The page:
Asking questions is good. And I totally agree about the value of learning from how other authors do things. It’s definitely how I’ve learned. There’s an element of permission in it: “Oh, that works for you too?! Then I must be on the right track.” But, as you say, that all starts from a foundation of your own active discoveries.

  5. This is unfortunately very true… and I haven’t even had a ton of experience with other, younger writers, being pretty young myself! 😛
    Honestly, I think if you’re having to ask questions like this you’re just being lazy. Looking for the easy way out; looking for someone to tow you along without having to do any of the big thinking work yourself. And if that’s the case, then you’ve probably got deeper problems than just story problems. 😛

    • K.M. Weiland | @KMWeiland says:

      Which is okay–to a point. Sometimes, we just need people to point that out to us, so we can understand more productive avenues for the future.

      • That’s definitely true. In my experience it’s too easy to get caught up in gathering opinions and never actually start writing, but yes. The wisdom and experience of others can certainly be learned from.

        • K.M. Weiland | @KMWeiland says:

          That’s why I think it’s so important to balance reading and writing. Both are necessary. We need to make time for both. One without the other, is incomplete.

          • Preach it. 🙂

          • As well as keeping up with my favorite ongoing on-line serial, I’ve taken short breaks from writing to read whole novels. Storming; Men, Women and Children; Bastard Out of Carolina and To Kill a Mockingbird were recent ones.

            A few weeks ago I read a review for Tom Perrotta’s new novel Mrs. Fletcher. Looking now at an accompanying piece which profiles the author, this comment was made:

            Screenwriting has started to shape his fiction subtly, Mr. Perrotta said. Instead of writing fragmented scenes or “a collection of moments” that adds up to a novel, he’s started thinking of chapters as distinct episodes with their own narrative arcs, a technique that gives “Mrs. Fletcher” a strangely propulsive quality, even though the dramatic stakes are not all that high.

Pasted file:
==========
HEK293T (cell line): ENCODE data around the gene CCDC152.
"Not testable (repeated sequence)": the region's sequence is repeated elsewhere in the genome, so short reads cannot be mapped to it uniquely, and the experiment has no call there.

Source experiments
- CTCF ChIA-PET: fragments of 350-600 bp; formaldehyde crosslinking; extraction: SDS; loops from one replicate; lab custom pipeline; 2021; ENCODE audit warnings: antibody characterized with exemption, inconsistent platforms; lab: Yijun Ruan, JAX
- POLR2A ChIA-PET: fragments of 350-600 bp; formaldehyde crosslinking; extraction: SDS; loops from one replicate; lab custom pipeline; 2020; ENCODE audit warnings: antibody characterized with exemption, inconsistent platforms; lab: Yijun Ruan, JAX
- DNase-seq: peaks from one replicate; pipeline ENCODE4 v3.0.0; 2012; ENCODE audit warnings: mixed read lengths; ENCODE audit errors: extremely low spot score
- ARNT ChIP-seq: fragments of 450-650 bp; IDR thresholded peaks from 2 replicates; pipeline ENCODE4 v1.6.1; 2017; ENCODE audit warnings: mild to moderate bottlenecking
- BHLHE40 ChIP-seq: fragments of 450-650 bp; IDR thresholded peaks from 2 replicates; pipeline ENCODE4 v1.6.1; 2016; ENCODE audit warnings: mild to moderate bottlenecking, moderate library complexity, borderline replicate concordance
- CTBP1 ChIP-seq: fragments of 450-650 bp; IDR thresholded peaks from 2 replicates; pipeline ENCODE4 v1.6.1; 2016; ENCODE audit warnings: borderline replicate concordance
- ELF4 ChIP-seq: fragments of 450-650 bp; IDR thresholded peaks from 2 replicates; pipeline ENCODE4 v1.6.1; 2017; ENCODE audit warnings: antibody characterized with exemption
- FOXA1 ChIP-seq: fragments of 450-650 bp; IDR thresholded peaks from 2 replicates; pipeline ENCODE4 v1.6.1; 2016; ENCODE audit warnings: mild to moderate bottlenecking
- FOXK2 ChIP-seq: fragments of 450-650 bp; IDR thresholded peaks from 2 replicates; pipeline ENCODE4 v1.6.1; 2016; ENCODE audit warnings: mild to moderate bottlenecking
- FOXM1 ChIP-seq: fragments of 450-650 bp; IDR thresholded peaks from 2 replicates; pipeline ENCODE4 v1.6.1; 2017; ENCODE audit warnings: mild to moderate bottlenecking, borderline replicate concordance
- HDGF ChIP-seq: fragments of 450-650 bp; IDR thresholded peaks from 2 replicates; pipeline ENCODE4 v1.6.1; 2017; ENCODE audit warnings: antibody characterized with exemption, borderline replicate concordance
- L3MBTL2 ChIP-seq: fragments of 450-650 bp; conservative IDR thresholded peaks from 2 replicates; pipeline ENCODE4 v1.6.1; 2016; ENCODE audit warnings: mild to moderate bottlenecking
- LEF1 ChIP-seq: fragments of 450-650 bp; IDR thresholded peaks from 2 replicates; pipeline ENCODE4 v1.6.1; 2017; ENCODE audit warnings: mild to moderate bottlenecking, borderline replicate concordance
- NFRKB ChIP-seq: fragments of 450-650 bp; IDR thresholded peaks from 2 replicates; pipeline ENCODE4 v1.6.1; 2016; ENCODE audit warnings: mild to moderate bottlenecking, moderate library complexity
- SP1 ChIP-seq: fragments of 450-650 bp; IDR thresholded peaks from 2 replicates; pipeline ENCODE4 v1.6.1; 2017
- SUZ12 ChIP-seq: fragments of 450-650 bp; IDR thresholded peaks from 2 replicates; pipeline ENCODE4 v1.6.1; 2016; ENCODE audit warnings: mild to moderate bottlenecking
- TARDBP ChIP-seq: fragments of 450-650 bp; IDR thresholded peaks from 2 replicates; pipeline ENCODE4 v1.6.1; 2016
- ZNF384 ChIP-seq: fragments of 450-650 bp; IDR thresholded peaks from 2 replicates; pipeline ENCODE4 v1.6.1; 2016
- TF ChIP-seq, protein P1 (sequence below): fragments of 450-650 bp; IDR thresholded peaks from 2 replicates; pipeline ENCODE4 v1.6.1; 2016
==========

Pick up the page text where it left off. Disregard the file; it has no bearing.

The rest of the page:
Isn’t that what you’ve been teaching? With the obstacle/decision progression, each scene becomes that distinct episode, telling a brief story with it’s own arc that fits into the whole.

          • K.M. Weiland | @KMWeiland says:

            “Strangely propulsive quality”–yes, I think that sums up my entire approach to narrative fiction. :p

  6. Writer as volcano — I like that. This summer my lava has gone dormant, so I daily head out on walkabouts. After a couple of hours I land at a cafe where I sketch ideas on blank pages. But nothing yet has caught fire. No lava, no eruption. And that’s okay. For 25 years I’ve been burning pages with my enthusiasm but now nada. But I reckon that nada is better than writing something lifeless. The only questions I have are for strangers I meet along my walkabouts — I ask: “What’s the meaning of life?” and they run screaming in the opposite direction. It’s been a great summer, K.M. ~ PjR

    • K.M. Weiland | @KMWeiland says:

      Sorry to hear you’re going through this right now, PJ–but, at the same time I’m not, you know? 🙂 Sounds like you’ve got a great perspective on it. Life runs in cycles. To learn and experience the verdant lushness of growth, we also have to go through dormant periods of recovery and reflection. It sounds as if you’re using yours very fruitfully!

  7. M.L. Bull says:

    A good “pep talk” for writers or want-to-be writers. I liked your wit in this blog while getting your points across. Lol. ? In my 16 or so years of having an interest in writing, I never asked any of these four questions, but I still enjoyed this post. There is a lot more to writing than some people think, which I learned over the past years from doing my own research.

    • K.M. Weiland | @KMWeiland says:

      I honestly think learning to ask better and better questions has been the key to allowing me to grow into a better and better writer. I think that’s probably true for most of us.